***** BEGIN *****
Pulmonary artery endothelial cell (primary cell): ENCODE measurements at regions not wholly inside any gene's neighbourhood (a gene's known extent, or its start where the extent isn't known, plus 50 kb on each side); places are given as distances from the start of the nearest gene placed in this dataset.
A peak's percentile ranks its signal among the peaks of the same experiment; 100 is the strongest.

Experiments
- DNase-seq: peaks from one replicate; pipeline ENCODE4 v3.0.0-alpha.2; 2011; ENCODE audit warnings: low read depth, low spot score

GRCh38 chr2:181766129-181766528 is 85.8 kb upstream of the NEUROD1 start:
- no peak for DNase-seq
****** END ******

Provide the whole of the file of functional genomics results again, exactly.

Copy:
Pulmonary artery endothelial cell (primary cell): ENCODE measurements at regions not wholly inside any gene's neighbourhood (a gene's known extent, or its start where the extent isn't known, plus 50 kb on each side); places are given as distances from the start of the nearest gene placed in this dataset.
A peak's percentile ranks its signal among the peaks of the same experiment; 100 is the strongest.

Experiments
- DNase-seq: peaks from one replicate; pipeline ENCODE4 v3.0.0-alpha.2; 2011; ENCODE audit warnings: low read depth, low spot score

GRCh38 chr2:181766129-181766528 is 85.8 kb upstream of the NEUROD1 start:
- no peak for DNase-seq